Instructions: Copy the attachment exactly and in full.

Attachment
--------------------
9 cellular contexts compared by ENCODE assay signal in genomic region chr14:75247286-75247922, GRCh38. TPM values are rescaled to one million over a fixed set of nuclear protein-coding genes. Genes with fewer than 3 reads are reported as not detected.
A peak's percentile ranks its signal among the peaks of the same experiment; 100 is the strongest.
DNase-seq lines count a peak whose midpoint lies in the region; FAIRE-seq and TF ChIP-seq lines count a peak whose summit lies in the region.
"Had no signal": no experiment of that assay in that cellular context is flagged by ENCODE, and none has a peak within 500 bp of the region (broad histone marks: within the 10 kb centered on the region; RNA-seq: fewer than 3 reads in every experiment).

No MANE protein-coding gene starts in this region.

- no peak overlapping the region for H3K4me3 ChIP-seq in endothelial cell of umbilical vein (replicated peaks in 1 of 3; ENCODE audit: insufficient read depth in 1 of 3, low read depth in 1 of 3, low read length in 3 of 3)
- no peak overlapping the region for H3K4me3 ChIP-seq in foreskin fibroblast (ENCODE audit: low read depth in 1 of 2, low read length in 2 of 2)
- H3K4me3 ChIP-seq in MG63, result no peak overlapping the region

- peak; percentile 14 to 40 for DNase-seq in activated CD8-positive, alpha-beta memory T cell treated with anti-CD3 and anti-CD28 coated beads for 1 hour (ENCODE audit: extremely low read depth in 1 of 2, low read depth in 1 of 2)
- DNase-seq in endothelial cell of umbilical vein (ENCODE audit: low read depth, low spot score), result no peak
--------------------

9 cellular contexts compared by ENCODE assay signal in genomic region chr14:75247286-75247922, GRCh38. TPM values are rescaled to one million over a fixed set of nuclear protein-coding genes. Genes with fewer than 3 reads are reported as not detected.
A peak's percentile ranks its signal among the peaks of the same experiment; 100 is the strongest.
DNase-seq lines count a peak whose midpoint lies in the region; FAIRE-seq and TF ChIP-seq lines count a peak whose summit lies in the region.
"Had no signal": no experiment of that assay in that cellular context is flagged by ENCODE, and none has a peak within 500 bp of the region (broad histone marks: within the 10 kb centered on the region; RNA-seq: fewer than 3 reads in every experiment).

No MANE protein-coding gene starts in this region.

- no peak overlapping the region for H3K4me3 ChIP-seq in endothelial cell of umbilical vein (replicated peaks in 1 of 3; ENCODE audit: insufficient read depth in 1 of 3, low read depth in 1 of 3, low read length in 3 of 3)
- no peak overlapping the region for H3K4me3 ChIP-seq in foreskin fibroblast (ENCODE audit: low read depth in 1 of 2, low read length in 2 of 2)
- H3K4me3 ChIP-seq in MG63, result no peak overlapping the region

- peak; percentile 14 to 40 for DNase-seq in activated CD8-positive, alpha-beta memory T cell treated with anti-CD3 and anti-CD28 coated beads for 1 hour (ENCODE audit: extremely low read depth in 1 of 2, low read depth in 1 of 2)
- DNase-seq in endothelial cell of umbilical vein (ENCODE audit: low read depth, low spot score), result no peak